Cindy Milwe

My daughter’s wet braid 
hangs down her back, rests  

between her pale shoulder blades, 
its bottom triangle fanning out  

like straw flecked with sand,
a tiny bronze broom shining  

in the sun like gelt.  
Her thrift-shop wetsuit  

is half-unzipped, the top 
of the black zipper forging  

a deep “V” of pink skin
down her back, a fork in the road  

only I can see.  She is running
fast to surf, braid bobbing  

as she reaches behind to pull
the zipper toward her neck,  

red board on her head pointing
straight to sea, where I worry  

she will crack her spine, nose-dive
into the ocean floor, get a hunk  

of her thigh bitten off by a shark.
Nevertheless, I let her go,  

admire the dull rubber fabric
snug on her hips, pressing flat  

her new breasts, plump half-moons
beneath the slick rash guard.  

What she’ll never know is that
she is wearing my old body,  

the body I loved all those years
before she flung herself out of it. 

And I am not sad to have given up
my body for hers, not sad to watch  

her leg muscles flex as she tears
through the ocean, sure-footed  

and strong as a gazelle. It feels right
to give my body away to someone  

who might use it better,
who might not offer its riches  

to any man who kisses her hard
on the subway, presses his nose  

into her neck as they dance
for the first time, drunk  

at any wedding. No. She deserves
to have it—all my blood gone  

and hers thrumming. Far out
on her board, she is the baby  

I wore on my back every morning
for coffee, so swollen and sleepy  

I almost could not stir the milk.
I have to look hard before  

the wave breaks to see her
whole body, my old body,  

standing proud on the crest
flailing to get my attention  

before she disappears and I panic
just a little bit until I see her again,  

glossy arms paddling out, her head
popping up like a little seal,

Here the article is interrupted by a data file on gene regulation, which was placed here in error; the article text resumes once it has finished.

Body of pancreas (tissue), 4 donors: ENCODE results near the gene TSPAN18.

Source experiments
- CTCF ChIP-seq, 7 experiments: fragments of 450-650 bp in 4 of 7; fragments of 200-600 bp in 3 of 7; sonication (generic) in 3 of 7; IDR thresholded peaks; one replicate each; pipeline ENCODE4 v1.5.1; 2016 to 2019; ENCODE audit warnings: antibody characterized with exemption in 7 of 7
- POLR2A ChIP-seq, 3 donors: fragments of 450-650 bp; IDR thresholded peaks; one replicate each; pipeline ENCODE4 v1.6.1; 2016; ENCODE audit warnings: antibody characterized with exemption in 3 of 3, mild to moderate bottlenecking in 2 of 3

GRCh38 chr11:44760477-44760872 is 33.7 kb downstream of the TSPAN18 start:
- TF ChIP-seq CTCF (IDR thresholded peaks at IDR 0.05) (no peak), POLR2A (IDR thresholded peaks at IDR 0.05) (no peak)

wet braid flapping on her arched back,
three thick sandy cords of past,  

present and future woven together
and fastened at the bottom  

by the blue rubber band I found
in my purse right before the door  

of the minivan slid closed
and I watched her leave for the beach.  

She gathered her hair in her hands
and thread the band through  

and around, through and around
the same exact way I did every day 

on the Crosstown Bus
before dance class  

thirty years ago. Effortless
as the salt-spun air— 

your infant daughter
braids her hair. 

Cindy Milwe has been published in many journals and magazines, including 5 AM, Exit 7, Alaska Quarterly Review, Poetry East, Poet Lore, The William and Mary Review, Flyway, Talking River Review, and The Georgetown Review, among others. She also has poems in two anthologies: Another City: Writing from Los Angeles (City Lights, 2001) and Changing Harm to Harmony: The Bullies and Bystanders Project (Marin Poetry Center Press, 2015). Two years ago, her poem “Hunger” was selected as first prize winner for the Myra Shapiro Poetry Contest, sponsored by The International Women’s Writing Guild. That same year, she was awarded first prize for the poem, “Legacy,” by the Martha’s Vineyard Institute of Creative Writing, and received the Parent/Writer Fellowship. Last year, her poem, “Memorial,” was nominated for a Pushcart Prize. Her first book of poems, Salvage, has just been published by Finishing Line Press. Cindy got my BA from NYU, a Masters in English Education at Columbia University’s Teachers College, and an MFA in poetry from Bennington College. She lives with her husband and three children in Venice, CA.

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